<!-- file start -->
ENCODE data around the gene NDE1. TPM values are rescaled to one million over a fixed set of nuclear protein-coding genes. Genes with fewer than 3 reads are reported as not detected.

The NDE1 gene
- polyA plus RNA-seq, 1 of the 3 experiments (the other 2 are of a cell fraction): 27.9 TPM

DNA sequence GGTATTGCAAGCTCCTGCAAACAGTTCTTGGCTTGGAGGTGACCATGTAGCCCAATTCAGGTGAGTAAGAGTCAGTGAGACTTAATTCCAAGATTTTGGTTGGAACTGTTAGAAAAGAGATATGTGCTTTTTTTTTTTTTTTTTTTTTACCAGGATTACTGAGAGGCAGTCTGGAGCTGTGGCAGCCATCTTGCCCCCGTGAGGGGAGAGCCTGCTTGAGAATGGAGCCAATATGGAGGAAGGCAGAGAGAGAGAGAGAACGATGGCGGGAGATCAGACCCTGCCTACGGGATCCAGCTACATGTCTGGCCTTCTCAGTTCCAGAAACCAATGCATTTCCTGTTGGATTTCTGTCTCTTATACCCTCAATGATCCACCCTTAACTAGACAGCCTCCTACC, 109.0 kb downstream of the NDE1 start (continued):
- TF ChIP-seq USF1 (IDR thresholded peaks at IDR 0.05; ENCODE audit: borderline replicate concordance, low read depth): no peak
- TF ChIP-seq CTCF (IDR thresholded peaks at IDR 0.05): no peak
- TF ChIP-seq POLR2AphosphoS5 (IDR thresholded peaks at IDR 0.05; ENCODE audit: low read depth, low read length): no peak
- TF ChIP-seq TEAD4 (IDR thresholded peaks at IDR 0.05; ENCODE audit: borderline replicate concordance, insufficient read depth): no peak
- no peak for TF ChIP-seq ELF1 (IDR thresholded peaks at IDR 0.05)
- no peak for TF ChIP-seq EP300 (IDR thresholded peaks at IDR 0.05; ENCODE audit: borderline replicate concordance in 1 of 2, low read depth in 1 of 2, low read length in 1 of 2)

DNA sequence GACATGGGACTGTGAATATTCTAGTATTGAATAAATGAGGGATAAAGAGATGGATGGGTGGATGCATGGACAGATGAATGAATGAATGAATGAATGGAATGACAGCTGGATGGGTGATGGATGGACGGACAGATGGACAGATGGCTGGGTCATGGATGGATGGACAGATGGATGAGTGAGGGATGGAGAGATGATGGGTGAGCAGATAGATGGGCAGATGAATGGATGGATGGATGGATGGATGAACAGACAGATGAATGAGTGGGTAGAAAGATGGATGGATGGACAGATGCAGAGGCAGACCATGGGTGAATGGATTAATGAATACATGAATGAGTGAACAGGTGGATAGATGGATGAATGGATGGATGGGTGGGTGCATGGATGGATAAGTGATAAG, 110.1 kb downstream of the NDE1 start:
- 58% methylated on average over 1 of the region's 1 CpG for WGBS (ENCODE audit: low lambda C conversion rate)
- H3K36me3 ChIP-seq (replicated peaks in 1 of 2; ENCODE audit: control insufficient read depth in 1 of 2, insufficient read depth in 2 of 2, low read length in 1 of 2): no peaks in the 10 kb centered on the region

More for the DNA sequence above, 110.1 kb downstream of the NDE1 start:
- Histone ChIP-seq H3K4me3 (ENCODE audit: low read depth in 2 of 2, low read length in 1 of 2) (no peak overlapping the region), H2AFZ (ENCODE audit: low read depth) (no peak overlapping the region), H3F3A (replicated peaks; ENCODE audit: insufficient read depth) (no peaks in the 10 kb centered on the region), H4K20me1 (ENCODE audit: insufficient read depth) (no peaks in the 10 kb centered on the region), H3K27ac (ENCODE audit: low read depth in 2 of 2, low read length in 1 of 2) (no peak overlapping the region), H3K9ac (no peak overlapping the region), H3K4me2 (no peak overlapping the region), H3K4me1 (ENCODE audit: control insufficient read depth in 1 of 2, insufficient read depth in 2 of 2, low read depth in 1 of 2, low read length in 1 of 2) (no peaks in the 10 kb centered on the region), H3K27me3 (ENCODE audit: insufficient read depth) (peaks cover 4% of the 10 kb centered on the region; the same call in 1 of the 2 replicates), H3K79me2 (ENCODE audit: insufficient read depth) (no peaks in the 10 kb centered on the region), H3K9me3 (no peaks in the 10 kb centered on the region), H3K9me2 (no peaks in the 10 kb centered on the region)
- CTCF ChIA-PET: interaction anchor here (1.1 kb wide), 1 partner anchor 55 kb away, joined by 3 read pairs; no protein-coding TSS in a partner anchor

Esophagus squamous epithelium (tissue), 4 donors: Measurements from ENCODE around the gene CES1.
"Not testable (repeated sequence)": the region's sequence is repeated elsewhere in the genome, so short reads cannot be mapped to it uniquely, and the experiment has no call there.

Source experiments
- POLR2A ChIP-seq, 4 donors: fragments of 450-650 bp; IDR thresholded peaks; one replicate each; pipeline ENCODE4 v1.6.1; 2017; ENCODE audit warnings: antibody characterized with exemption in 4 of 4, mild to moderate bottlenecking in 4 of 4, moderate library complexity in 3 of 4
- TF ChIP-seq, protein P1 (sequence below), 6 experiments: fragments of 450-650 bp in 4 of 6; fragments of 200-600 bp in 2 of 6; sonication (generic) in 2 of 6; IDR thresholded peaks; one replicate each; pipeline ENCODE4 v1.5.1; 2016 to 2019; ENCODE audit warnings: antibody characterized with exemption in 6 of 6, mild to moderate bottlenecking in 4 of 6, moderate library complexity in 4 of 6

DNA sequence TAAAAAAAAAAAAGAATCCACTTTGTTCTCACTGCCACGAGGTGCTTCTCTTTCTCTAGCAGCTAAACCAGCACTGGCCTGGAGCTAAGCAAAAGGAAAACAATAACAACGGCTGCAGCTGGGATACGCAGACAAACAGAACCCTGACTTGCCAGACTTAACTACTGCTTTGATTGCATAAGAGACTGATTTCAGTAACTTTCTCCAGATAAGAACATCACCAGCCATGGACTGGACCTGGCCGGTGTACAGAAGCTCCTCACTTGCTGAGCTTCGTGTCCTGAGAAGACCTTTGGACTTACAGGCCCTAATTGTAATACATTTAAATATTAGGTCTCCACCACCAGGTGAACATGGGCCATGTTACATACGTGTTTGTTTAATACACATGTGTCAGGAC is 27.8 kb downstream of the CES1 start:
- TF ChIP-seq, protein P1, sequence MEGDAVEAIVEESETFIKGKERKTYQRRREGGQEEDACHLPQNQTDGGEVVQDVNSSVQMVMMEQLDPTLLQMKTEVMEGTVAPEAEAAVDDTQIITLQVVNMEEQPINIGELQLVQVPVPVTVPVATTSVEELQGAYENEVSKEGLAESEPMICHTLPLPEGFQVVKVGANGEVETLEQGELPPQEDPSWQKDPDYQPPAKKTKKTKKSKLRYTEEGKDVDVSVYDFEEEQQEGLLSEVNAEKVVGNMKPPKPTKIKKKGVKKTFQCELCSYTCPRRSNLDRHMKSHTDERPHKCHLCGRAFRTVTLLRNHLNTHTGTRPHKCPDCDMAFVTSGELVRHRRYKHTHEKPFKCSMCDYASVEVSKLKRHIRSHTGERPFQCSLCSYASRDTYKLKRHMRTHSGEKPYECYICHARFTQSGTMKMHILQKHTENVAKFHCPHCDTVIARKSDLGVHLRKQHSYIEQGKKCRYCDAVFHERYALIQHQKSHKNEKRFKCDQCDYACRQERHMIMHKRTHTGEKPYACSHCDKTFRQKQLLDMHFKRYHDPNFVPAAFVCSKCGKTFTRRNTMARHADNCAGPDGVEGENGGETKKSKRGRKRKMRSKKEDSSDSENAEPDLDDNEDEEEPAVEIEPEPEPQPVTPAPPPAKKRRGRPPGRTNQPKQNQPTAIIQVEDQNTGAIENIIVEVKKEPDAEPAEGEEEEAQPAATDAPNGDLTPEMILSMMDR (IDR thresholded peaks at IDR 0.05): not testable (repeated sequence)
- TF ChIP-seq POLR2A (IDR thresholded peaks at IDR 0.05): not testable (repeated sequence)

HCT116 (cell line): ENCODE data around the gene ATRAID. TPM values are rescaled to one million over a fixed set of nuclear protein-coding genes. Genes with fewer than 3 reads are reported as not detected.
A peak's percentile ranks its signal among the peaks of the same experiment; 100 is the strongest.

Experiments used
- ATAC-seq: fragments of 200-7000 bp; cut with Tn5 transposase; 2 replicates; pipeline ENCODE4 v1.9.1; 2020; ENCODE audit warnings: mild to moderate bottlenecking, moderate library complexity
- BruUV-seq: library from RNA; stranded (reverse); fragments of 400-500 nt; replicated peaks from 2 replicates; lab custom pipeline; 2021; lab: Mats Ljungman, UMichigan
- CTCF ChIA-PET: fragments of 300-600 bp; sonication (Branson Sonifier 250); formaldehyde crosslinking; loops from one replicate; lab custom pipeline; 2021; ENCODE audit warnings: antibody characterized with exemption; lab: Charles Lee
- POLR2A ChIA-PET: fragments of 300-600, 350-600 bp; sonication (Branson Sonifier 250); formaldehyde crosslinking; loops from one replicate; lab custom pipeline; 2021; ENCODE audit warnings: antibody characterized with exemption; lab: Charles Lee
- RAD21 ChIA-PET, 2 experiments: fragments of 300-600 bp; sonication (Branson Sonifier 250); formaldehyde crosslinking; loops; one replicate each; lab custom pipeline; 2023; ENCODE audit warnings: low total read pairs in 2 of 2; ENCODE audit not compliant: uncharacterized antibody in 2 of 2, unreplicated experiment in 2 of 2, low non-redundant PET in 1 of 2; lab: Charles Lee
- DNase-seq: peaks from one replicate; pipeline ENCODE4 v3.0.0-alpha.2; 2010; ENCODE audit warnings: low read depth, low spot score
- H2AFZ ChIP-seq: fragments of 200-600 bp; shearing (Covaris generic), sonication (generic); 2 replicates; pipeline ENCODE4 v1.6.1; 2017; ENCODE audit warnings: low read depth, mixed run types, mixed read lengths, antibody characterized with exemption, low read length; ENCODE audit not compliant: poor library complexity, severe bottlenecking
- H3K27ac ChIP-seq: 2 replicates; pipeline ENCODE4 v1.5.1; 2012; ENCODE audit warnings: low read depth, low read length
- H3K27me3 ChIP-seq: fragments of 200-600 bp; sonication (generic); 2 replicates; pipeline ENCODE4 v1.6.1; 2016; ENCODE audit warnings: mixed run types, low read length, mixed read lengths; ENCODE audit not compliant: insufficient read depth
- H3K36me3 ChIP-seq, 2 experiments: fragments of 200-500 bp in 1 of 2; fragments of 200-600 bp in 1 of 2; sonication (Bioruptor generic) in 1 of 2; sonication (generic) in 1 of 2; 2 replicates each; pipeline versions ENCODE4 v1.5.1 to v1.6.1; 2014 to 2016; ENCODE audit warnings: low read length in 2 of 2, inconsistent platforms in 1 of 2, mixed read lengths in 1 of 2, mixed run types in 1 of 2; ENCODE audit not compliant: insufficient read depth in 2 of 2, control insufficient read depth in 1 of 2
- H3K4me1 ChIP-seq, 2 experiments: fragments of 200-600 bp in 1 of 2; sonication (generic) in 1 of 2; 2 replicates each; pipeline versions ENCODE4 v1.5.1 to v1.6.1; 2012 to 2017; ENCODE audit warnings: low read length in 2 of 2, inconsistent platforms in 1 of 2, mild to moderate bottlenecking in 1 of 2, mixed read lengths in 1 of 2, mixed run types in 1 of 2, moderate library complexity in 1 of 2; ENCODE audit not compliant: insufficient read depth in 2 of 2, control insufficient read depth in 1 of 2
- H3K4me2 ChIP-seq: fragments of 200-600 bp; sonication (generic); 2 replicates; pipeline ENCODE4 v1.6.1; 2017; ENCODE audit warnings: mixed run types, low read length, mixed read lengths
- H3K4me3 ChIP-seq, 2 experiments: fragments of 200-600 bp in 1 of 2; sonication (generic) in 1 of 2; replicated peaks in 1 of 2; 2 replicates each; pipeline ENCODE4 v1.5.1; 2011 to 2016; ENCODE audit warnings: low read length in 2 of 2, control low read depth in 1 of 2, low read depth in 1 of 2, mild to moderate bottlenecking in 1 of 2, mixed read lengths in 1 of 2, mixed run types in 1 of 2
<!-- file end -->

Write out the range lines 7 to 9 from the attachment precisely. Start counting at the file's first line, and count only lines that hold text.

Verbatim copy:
- TF ChIP-seq POLR2AphosphoS5 (IDR thresholded peaks at IDR 0.05; ENCODE audit: low read depth, low read length): no peak
- TF ChIP-seq TEAD4 (IDR thresholded peaks at IDR 0.05; ENCODE audit: borderline replicate concordance, insufficient read depth): no peak
- no peak for TF ChIP-seq ELF1 (IDR thresholded peaks at IDR 0.05)